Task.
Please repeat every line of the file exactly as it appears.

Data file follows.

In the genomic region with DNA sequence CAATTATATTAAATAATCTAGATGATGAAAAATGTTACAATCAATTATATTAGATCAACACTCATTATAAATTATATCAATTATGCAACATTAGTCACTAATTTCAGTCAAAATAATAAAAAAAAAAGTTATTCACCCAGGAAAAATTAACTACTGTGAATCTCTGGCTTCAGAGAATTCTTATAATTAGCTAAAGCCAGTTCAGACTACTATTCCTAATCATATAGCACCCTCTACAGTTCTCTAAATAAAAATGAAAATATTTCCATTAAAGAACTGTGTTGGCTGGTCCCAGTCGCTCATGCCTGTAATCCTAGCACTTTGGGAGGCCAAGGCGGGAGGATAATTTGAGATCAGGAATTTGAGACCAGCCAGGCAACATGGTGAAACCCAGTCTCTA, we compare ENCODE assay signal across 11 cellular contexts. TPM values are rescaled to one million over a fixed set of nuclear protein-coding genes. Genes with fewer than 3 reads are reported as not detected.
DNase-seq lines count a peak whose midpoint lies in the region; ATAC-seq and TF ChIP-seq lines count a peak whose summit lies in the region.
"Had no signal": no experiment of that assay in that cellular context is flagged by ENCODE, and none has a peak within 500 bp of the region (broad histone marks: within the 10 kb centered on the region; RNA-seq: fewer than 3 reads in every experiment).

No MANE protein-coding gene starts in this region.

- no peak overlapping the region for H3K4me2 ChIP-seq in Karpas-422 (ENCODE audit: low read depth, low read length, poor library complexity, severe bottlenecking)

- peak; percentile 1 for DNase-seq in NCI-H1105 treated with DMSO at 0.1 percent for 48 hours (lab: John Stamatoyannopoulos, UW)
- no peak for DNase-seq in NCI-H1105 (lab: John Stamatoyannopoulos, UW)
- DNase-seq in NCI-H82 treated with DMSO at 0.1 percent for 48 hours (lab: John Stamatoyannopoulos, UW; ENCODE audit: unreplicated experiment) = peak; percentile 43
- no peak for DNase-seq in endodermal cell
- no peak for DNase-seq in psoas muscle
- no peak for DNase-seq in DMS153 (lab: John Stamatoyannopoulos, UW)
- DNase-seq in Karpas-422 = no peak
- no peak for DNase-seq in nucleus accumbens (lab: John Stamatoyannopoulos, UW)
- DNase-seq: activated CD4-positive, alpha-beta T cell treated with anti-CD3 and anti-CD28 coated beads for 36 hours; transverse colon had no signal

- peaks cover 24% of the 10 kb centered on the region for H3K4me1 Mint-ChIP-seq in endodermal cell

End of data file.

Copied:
In the genomic region with DNA sequence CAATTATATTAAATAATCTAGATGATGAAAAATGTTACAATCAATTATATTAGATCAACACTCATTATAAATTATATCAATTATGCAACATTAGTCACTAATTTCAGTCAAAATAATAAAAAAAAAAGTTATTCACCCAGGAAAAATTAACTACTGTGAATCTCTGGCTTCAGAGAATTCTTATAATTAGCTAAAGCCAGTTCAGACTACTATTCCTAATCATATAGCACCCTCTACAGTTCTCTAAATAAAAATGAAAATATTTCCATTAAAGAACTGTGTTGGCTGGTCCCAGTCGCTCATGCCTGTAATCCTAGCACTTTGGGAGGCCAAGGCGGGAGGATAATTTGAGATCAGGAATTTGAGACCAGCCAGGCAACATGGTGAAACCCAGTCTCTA, we compare ENCODE assay signal across 11 cellular contexts. TPM values are rescaled to one million over a fixed set of nuclear protein-coding genes. Genes with fewer than 3 reads are reported as not detected.
DNase-seq lines count a peak whose midpoint lies in the region; ATAC-seq and TF ChIP-seq lines count a peak whose summit lies in the region.
"Had no signal": no experiment of that assay in that cellular context is flagged by ENCODE, and none has a peak within 500 bp of the region (broad histone marks: within the 10 kb centered on the region; RNA-seq: fewer than 3 reads in every experiment).

No MANE protein-coding gene starts in this region.

- no peak overlapping the region for H3K4me2 ChIP-seq in Karpas-422 (ENCODE audit: low read depth, low read length, poor library complexity, severe bottlenecking)

- peak; percentile 1 for DNase-seq in NCI-H1105 treated with DMSO at 0.1 percent for 48 hours (lab: John Stamatoyannopoulos, UW)
- no peak for DNase-seq in NCI-H1105 (lab: John Stamatoyannopoulos, UW)
- DNase-seq in NCI-H82 treated with DMSO at 0.1 percent for 48 hours (lab: John Stamatoyannopoulos, UW; ENCODE audit: unreplicated experiment) = peak; percentile 43
- no peak for DNase-seq in endodermal cell
- no peak for DNase-seq in psoas muscle
- no peak for DNase-seq in DMS153 (lab: John Stamatoyannopoulos, UW)
- DNase-seq in Karpas-422 = no peak
- no peak for DNase-seq in nucleus accumbens (lab: John Stamatoyannopoulos, UW)
- DNase-seq: activated CD4-positive, alpha-beta T cell treated with anti-CD3 and anti-CD28 coated beads for 36 hours; transverse colon had no signal

- peaks cover 24% of the 10 kb centered on the region for H3K4me1 Mint-ChIP-seq in endodermal cell